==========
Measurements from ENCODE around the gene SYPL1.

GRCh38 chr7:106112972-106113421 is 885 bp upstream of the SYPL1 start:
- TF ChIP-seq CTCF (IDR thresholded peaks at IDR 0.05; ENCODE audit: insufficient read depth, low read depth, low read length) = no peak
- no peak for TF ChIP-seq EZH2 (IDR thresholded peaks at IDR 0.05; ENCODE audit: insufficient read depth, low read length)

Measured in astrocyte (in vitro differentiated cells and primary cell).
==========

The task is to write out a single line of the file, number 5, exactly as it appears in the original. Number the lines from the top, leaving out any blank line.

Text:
Measured in astrocyte (in vitro differentiated cells and primary cell).